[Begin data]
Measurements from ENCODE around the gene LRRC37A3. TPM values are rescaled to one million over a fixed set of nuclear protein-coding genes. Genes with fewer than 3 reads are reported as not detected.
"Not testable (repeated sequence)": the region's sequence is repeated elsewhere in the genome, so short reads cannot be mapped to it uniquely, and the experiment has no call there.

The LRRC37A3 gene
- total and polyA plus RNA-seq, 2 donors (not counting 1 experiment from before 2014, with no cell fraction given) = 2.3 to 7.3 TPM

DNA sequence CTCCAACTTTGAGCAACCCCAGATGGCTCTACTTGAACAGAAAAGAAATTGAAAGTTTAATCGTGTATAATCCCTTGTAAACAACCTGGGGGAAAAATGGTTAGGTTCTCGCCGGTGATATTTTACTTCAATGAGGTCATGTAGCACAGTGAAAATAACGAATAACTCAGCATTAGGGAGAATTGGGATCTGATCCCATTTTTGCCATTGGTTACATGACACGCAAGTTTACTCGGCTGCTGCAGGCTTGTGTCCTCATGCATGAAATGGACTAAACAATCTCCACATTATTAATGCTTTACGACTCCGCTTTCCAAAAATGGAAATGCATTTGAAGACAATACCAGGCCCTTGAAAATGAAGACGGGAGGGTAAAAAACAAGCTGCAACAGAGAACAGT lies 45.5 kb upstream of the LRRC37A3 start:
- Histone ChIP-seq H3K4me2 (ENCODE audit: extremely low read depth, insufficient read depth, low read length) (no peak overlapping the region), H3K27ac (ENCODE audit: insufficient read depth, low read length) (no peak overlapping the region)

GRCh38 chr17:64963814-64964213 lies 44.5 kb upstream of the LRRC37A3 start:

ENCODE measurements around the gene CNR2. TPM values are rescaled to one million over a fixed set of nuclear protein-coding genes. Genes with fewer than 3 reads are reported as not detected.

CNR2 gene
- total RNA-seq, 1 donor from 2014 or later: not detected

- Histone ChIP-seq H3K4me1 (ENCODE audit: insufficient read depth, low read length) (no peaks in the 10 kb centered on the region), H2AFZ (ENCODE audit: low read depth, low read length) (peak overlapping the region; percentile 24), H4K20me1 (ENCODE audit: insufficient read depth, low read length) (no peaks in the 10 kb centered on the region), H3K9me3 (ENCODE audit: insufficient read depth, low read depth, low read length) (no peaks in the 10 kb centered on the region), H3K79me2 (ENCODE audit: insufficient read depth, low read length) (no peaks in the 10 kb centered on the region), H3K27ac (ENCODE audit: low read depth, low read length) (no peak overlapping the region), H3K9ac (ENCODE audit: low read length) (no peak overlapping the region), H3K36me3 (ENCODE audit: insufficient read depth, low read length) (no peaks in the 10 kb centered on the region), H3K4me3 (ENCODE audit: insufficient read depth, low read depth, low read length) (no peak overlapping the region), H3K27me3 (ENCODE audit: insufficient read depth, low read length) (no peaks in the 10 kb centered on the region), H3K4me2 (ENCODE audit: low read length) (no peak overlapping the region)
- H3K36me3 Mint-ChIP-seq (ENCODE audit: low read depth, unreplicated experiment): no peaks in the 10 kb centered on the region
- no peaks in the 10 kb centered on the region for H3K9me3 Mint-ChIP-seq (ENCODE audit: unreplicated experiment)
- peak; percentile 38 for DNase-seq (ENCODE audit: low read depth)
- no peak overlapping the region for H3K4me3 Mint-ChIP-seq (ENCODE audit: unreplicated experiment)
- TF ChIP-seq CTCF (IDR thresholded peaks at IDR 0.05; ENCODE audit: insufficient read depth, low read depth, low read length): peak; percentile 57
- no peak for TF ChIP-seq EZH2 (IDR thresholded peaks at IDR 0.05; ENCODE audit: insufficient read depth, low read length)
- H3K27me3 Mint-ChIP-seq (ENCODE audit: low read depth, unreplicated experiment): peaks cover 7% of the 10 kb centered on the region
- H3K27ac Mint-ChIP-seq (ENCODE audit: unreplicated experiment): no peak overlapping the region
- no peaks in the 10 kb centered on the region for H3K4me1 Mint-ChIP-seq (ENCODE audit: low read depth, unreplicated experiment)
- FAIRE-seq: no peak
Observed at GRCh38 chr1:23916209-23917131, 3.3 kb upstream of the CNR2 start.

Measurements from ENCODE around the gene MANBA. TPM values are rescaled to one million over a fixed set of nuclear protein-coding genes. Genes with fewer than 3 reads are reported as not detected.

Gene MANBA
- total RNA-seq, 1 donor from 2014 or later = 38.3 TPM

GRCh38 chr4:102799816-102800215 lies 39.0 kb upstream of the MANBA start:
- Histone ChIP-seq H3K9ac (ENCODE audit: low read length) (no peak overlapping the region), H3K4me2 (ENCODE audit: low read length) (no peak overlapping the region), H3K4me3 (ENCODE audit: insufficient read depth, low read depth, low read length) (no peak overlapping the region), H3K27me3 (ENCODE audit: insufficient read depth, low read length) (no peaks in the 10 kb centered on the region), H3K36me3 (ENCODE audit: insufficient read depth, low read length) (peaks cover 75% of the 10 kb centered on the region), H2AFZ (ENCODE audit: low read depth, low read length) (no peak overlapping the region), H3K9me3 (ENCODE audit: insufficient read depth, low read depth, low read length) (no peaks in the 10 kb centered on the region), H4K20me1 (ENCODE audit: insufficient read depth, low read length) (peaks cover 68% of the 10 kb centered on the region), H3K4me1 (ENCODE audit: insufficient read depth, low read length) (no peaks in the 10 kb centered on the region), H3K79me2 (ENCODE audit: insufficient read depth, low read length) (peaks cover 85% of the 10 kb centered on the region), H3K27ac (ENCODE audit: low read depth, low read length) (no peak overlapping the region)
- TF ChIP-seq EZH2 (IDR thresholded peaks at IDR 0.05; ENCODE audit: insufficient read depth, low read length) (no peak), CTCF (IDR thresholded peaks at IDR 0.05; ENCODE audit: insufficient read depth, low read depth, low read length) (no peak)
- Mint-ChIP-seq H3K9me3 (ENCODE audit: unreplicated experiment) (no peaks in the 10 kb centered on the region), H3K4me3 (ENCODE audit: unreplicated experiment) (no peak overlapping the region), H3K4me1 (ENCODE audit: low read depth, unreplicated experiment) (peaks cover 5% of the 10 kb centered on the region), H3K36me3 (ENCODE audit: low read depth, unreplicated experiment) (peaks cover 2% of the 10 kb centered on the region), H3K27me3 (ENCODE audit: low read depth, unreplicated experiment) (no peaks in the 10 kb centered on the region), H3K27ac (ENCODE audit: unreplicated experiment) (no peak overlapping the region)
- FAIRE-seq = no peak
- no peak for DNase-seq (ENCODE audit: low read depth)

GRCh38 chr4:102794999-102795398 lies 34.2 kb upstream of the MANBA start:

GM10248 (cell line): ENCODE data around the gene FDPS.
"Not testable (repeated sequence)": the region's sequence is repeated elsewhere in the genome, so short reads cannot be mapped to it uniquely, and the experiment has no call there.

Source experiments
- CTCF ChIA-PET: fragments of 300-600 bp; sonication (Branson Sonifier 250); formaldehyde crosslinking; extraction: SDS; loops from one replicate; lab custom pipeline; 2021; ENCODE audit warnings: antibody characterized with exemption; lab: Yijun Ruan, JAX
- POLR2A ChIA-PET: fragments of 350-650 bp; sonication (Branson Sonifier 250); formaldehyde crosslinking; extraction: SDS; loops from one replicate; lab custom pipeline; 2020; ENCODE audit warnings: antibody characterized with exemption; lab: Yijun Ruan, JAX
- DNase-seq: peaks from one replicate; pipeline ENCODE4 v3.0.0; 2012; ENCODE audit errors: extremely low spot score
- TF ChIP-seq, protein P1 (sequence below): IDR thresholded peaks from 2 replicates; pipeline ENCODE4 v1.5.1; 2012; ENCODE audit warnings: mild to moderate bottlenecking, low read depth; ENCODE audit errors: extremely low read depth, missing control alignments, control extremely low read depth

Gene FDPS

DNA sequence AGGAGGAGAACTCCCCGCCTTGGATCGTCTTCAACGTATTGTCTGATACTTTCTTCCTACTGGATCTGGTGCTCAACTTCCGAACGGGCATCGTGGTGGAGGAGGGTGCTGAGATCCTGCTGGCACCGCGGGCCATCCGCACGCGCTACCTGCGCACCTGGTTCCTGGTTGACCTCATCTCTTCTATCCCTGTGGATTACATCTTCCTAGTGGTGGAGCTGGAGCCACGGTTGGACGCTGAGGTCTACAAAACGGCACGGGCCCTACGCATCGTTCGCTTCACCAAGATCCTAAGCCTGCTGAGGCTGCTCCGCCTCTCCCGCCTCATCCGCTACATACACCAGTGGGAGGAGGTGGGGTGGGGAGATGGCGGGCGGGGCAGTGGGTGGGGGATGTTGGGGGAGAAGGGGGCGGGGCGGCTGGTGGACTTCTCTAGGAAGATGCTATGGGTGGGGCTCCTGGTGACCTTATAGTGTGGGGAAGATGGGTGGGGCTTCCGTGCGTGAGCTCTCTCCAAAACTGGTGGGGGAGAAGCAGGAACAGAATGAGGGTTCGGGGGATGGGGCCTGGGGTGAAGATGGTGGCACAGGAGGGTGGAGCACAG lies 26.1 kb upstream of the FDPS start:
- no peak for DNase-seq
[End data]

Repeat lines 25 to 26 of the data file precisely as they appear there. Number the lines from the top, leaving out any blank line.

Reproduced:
- total RNA-seq, 1 donor from 2014 or later = 38.3 TPM

GRCh38 chr4:102799816-102800215 lies 39.0 kb upstream of the MANBA start: